Number of foreigners in the region has been steadily increasing since the 1970s
In January 2011, Bahrain’s labour minister at the time warned against the massive presence of foreigners in the Gulf, saying that their social, cultural and political threats could be intensified by the private economy they set up.
“The number of foreigners in the region has been steadily increasing since the 1970s and particularly after the year 2000,” Majeed Al Alawi said.
“The presence of a high number of foreigners took a dangerous dimension a decade ago with the mushrooming of projects to have high-rise buildings and create amazing and strange islands. Many foreigners have come, have settled here and, in the process, have set up their own private economy. For instance, the laundry man looks after the clothes of the man who serves food to the man who sells mobile phones. It is a private economy by and for the foreigners settling here,” he said during a Bahrain TV talk show.
For the minister who has spearheaded a move to impose residency cap on foreigners to curb their growing presence in the Gulf, the presence of expatriates is no longer directly linked to the existence of massive projects.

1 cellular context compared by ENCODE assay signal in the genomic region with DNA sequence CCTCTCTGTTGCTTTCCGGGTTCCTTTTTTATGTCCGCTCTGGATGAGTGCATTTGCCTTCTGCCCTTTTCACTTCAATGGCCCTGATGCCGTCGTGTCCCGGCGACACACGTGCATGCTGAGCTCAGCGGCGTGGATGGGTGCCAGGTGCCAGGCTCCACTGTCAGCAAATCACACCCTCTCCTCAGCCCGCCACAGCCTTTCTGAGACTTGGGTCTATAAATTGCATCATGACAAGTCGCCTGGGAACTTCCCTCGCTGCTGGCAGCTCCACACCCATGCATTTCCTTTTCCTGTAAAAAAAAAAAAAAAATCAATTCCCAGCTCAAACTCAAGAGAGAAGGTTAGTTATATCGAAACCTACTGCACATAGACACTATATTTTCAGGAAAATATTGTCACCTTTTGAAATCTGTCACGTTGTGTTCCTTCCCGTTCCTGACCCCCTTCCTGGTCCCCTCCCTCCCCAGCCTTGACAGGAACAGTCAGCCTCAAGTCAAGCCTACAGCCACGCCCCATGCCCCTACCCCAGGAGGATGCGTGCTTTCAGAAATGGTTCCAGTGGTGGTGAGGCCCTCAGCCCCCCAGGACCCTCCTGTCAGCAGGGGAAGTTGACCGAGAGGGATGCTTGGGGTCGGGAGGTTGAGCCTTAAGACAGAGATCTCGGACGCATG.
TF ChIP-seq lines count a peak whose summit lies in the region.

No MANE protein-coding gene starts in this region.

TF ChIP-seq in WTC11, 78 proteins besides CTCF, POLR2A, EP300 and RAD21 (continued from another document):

“Even when the volume and frequency of construction work decreased, the number of foreigners was not really affected because they had created their private economy within our countries. The growth of such an economy is bound to cause huge problems in the future,” he said.
Bahrain has around 650,000 foreigners, slightly more than the native population. The figure is likely to increase with the implementation of more projects and new businesses.
Even if all unemployed people in Bahrain find jobs, there will be foreigners in the country, a fact that necessitates appropriate measures, Al Alawi said.
“We do support the rights of foreigners, but we need to be aware that the presence of more than 15 million expatriates in the Gulf countries is a serious threat to the local demography. Such a huge number is also a security threat.”
Al Alawi insisted on the need for drastic measures to make Gulf nationals a more attractive choice for employers. At the same time, Gulf nationals should also be encouraged to take up jobs in the private sector instead of focusing on working in the public sector.